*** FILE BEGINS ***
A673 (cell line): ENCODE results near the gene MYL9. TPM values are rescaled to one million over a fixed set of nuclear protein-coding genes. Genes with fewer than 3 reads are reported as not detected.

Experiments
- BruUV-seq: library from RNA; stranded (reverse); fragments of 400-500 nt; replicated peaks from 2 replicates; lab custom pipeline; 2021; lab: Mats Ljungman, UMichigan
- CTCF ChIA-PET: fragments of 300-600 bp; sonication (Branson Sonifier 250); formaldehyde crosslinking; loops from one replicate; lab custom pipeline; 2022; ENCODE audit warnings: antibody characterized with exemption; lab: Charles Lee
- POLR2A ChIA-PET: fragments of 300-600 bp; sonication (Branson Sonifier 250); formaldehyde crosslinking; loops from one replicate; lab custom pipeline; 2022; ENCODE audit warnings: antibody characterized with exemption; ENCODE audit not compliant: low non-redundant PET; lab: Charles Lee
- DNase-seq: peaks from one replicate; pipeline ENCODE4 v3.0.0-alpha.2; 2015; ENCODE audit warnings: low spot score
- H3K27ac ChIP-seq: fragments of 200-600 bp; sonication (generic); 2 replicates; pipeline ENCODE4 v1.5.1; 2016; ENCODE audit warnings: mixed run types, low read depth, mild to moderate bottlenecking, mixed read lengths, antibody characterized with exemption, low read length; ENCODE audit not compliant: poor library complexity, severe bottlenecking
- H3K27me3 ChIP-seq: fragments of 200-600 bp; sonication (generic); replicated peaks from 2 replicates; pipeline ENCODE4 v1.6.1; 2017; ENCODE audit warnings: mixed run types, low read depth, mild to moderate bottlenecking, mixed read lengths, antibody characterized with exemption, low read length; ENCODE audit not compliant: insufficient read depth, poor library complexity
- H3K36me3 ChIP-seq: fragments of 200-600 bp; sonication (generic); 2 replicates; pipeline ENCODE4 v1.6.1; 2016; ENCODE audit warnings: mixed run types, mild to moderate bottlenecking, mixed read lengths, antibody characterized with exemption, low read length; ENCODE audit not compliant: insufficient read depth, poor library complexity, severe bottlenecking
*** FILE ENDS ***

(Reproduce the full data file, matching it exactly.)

A673 (cell line): ENCODE results near the gene MYL9. TPM values are rescaled to one million over a fixed set of nuclear protein-coding genes. Genes with fewer than 3 reads are reported as not detected.

Experiments
- BruUV-seq: library from RNA; stranded (reverse); fragments of 400-500 nt; replicated peaks from 2 replicates; lab custom pipeline; 2021; lab: Mats Ljungman, UMichigan
- CTCF ChIA-PET: fragments of 300-600 bp; sonication (Branson Sonifier 250); formaldehyde crosslinking; loops from one replicate; lab custom pipeline; 2022; ENCODE audit warnings: antibody characterized with exemption; lab: Charles Lee
- POLR2A ChIA-PET: fragments of 300-600 bp; sonication (Branson Sonifier 250); formaldehyde crosslinking; loops from one replicate; lab custom pipeline; 2022; ENCODE audit warnings: antibody characterized with exemption; ENCODE audit not compliant: low non-redundant PET; lab: Charles Lee
- DNase-seq: peaks from one replicate; pipeline ENCODE4 v3.0.0-alpha.2; 2015; ENCODE audit warnings: low spot score
- H3K27ac ChIP-seq: fragments of 200-600 bp; sonication (generic); 2 replicates; pipeline ENCODE4 v1.5.1; 2016; ENCODE audit warnings: mixed run types, low read depth, mild to moderate bottlenecking, mixed read lengths, antibody characterized with exemption, low read length; ENCODE audit not compliant: poor library complexity, severe bottlenecking
- H3K27me3 ChIP-seq: fragments of 200-600 bp; sonication (generic); replicated peaks from 2 replicates; pipeline ENCODE4 v1.6.1; 2017; ENCODE audit warnings: mixed run types, low read depth, mild to moderate bottlenecking, mixed read lengths, antibody characterized with exemption, low read length; ENCODE audit not compliant: insufficient read depth, poor library complexity
- H3K36me3 ChIP-seq: fragments of 200-600 bp; sonication (generic); 2 replicates; pipeline ENCODE4 v1.6.1; 2016; ENCODE audit warnings: mixed run types, mild to moderate bottlenecking, mixed read lengths, antibody characterized with exemption, low read length; ENCODE audit not compliant: insufficient read depth, poor library complexity, severe bottlenecking